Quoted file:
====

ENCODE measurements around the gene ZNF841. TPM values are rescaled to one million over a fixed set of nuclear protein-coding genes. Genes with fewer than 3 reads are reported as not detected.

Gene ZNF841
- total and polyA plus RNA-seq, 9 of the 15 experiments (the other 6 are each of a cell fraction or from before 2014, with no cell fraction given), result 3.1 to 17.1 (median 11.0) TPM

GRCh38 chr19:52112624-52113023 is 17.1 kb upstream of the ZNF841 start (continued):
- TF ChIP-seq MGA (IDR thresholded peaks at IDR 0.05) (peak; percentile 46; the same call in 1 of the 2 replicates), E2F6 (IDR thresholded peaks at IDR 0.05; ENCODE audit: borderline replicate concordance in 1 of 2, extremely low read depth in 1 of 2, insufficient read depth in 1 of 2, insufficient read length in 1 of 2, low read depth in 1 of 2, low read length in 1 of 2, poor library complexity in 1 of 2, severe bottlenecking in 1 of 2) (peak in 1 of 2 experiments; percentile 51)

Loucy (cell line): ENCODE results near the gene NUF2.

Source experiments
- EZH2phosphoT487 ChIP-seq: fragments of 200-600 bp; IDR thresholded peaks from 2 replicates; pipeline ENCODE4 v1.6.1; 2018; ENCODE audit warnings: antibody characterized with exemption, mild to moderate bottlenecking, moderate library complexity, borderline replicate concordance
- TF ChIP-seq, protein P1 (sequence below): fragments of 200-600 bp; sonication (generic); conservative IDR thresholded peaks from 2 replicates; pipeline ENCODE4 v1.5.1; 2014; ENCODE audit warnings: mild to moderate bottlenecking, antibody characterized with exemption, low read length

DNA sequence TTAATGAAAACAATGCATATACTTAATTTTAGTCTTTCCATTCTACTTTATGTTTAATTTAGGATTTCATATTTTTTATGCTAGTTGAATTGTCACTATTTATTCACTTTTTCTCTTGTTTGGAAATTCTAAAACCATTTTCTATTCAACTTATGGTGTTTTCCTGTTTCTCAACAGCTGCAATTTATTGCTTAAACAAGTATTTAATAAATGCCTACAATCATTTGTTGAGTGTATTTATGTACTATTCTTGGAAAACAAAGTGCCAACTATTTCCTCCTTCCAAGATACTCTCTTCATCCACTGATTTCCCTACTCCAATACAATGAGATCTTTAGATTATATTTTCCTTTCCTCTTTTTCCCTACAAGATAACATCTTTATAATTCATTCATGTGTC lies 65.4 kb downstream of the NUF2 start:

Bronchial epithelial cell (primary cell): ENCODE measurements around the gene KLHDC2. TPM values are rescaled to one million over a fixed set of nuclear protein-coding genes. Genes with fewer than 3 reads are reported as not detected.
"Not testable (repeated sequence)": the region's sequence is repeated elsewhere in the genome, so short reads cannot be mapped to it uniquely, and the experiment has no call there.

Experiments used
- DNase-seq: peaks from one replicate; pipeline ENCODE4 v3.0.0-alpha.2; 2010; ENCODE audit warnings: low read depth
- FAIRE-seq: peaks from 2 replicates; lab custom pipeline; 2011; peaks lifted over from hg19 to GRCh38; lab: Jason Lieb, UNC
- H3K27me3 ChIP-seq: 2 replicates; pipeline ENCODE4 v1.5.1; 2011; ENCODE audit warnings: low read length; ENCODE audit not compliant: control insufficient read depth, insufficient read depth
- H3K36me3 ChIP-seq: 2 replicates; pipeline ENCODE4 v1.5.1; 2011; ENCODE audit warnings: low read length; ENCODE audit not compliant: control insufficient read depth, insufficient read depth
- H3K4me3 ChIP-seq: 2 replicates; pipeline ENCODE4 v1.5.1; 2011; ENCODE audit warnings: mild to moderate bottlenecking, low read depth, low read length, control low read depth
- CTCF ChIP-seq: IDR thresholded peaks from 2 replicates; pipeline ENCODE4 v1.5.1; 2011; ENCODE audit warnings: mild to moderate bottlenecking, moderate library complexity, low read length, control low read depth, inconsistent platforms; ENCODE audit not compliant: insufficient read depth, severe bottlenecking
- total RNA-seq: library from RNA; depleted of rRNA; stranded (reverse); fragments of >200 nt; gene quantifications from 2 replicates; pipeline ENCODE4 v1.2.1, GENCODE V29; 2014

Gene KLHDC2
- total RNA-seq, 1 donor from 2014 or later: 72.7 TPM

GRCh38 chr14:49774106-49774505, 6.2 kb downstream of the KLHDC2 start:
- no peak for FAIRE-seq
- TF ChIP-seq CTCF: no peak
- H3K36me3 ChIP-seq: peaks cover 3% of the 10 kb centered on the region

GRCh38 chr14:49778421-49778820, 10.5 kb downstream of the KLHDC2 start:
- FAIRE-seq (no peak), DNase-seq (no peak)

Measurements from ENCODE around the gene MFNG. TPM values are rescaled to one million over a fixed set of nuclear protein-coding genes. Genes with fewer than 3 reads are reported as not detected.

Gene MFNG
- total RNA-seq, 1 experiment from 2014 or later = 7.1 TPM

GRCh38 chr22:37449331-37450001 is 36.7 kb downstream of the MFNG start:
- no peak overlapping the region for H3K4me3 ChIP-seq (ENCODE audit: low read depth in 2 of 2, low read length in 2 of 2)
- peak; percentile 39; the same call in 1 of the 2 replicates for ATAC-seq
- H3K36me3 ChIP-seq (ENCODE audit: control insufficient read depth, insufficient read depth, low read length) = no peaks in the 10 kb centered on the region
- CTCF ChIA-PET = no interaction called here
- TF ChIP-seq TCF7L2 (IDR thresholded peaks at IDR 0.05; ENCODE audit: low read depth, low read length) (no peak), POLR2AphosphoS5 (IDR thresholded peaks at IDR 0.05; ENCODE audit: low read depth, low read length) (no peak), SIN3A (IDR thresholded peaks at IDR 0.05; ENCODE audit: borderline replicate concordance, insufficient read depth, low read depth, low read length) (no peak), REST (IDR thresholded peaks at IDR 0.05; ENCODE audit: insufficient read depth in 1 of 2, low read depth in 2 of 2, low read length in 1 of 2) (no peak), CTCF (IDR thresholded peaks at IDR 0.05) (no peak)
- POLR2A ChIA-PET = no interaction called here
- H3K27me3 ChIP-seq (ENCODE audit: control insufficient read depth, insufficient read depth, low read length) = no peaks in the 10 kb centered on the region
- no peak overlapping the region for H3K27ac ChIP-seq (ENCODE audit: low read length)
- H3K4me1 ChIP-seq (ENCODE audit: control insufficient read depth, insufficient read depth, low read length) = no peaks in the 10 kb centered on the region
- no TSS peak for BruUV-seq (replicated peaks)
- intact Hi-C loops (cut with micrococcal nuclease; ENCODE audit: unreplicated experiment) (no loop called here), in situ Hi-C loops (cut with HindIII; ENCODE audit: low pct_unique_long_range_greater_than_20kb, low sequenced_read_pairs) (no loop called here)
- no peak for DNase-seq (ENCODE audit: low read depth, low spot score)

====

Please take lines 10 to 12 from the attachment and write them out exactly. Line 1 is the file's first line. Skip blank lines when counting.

DNA sequence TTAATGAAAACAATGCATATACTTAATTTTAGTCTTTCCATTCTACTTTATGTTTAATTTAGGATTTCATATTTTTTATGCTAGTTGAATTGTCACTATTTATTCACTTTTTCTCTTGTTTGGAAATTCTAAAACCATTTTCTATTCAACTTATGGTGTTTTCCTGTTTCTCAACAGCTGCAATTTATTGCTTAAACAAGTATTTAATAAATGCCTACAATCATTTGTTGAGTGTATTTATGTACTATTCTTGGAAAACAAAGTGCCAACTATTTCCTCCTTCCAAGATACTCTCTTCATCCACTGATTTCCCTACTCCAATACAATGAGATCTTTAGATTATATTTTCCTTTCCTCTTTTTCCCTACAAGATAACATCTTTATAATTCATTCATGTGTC lies 65.4 kb downstream of the NUF2 start:

Bronchial epithelial cell (primary cell): ENCODE measurements around the gene KLHDC2. TPM values are rescaled to one million over a fixed set of nuclear protein-coding genes. Genes with fewer than 3 reads are reported as not detected.
"Not testable (repeated sequence)": the region's sequence is repeated elsewhere in the genome, so short reads cannot be mapped to it uniquely, and the experiment has no call there.